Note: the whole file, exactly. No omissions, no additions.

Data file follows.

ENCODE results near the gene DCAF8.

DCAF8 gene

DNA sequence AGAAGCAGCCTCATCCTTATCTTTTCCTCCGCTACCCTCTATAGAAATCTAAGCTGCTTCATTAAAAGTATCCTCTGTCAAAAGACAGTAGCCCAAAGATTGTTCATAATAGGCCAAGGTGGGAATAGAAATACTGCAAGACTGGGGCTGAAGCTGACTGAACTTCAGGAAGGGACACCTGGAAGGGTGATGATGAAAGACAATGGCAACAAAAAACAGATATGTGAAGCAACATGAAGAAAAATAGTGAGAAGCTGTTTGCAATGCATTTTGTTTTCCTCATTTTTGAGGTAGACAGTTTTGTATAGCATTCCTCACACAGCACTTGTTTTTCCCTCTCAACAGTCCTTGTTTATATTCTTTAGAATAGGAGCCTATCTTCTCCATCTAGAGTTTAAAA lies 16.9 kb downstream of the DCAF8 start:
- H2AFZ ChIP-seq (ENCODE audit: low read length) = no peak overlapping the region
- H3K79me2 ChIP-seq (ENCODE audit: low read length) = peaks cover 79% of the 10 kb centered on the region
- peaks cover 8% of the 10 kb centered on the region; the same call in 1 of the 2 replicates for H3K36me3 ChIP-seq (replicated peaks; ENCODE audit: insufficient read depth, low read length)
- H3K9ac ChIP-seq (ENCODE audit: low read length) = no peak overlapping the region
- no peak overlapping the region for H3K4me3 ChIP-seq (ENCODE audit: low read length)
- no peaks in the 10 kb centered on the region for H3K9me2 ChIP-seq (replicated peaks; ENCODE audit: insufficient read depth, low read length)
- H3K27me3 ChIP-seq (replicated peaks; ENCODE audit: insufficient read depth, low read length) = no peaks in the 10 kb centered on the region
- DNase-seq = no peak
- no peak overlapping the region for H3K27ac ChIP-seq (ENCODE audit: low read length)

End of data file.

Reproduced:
ENCODE results near the gene DCAF8.

DCAF8 gene

DNA sequence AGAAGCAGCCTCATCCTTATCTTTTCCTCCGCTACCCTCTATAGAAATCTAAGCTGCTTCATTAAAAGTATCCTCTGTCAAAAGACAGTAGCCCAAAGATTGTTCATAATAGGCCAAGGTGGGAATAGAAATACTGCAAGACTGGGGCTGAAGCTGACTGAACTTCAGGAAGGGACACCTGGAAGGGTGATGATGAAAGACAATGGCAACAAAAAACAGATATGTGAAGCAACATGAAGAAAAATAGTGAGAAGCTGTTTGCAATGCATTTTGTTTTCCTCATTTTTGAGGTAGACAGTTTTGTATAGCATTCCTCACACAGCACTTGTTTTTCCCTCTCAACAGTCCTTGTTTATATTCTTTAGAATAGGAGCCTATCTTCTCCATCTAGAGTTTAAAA lies 16.9 kb downstream of the DCAF8 start:
- H2AFZ ChIP-seq (ENCODE audit: low read length) = no peak overlapping the region
- H3K79me2 ChIP-seq (ENCODE audit: low read length) = peaks cover 79% of the 10 kb centered on the region
- peaks cover 8% of the 10 kb centered on the region; the same call in 1 of the 2 replicates for H3K36me3 ChIP-seq (replicated peaks; ENCODE audit: insufficient read depth, low read length)
- H3K9ac ChIP-seq (ENCODE audit: low read length) = no peak overlapping the region
- no peak overlapping the region for H3K4me3 ChIP-seq (ENCODE audit: low read length)
- no peaks in the 10 kb centered on the region for H3K9me2 ChIP-seq (replicated peaks; ENCODE audit: insufficient read depth, low read length)
- H3K27me3 ChIP-seq (replicated peaks; ENCODE audit: insufficient read depth, low read length) = no peaks in the 10 kb centered on the region
- DNase-seq = no peak
- no peak overlapping the region for H3K27ac ChIP-seq (ENCODE audit: low read length)